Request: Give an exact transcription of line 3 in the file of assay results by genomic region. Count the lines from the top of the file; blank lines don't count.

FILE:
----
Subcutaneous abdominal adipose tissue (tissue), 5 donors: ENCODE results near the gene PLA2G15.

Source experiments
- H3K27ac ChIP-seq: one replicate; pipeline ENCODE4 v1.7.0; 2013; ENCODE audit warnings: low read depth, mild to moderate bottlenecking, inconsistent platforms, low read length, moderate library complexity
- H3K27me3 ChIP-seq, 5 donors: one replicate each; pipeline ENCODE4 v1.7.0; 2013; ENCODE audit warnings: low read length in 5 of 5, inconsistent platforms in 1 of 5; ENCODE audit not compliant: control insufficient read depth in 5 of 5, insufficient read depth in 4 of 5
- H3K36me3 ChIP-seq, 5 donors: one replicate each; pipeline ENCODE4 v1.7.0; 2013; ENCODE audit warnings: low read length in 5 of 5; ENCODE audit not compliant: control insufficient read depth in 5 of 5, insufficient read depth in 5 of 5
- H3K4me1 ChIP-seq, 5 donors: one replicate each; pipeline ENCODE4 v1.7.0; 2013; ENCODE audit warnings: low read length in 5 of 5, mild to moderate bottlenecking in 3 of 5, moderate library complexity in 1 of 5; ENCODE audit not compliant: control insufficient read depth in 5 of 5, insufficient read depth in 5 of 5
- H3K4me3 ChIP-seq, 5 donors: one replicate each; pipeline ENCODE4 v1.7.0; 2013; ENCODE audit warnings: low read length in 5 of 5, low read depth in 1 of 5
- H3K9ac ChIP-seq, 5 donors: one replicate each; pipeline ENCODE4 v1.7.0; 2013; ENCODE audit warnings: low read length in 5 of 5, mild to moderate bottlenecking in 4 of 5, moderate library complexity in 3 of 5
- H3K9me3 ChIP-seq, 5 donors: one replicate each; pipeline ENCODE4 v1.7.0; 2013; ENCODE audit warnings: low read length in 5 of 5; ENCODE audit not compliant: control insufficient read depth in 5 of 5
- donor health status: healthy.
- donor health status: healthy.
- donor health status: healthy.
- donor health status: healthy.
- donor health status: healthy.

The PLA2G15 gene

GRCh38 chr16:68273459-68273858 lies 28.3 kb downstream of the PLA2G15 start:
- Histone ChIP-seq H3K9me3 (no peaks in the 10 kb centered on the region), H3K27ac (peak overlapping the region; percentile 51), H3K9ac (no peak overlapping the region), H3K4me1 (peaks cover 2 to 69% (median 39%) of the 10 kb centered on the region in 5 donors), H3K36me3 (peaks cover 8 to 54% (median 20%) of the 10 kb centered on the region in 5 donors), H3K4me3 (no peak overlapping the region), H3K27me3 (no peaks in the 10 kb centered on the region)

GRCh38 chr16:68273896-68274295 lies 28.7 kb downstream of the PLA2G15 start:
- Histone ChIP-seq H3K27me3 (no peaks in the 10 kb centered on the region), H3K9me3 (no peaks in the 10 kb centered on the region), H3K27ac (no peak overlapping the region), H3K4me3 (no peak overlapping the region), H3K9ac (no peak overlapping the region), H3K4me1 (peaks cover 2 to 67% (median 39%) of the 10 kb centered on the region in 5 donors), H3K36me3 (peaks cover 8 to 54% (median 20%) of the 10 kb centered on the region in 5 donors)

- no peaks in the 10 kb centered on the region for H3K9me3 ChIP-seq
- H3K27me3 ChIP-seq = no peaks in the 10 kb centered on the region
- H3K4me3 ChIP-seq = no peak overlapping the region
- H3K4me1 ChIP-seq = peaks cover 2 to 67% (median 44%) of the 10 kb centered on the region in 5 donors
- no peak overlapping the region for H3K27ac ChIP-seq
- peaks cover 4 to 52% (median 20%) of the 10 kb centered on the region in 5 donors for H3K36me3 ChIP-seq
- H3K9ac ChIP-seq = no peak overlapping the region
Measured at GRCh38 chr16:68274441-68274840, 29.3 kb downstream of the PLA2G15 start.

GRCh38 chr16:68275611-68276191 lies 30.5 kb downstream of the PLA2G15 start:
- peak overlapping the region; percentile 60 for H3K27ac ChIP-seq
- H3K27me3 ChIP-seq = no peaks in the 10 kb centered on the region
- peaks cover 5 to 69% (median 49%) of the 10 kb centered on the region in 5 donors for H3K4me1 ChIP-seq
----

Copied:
- H3K27ac ChIP-seq: one replicate; pipeline ENCODE4 v1.7.0; 2013; ENCODE audit warnings: low read depth, mild to moderate bottlenecking, inconsistent platforms, low read length, moderate library complexity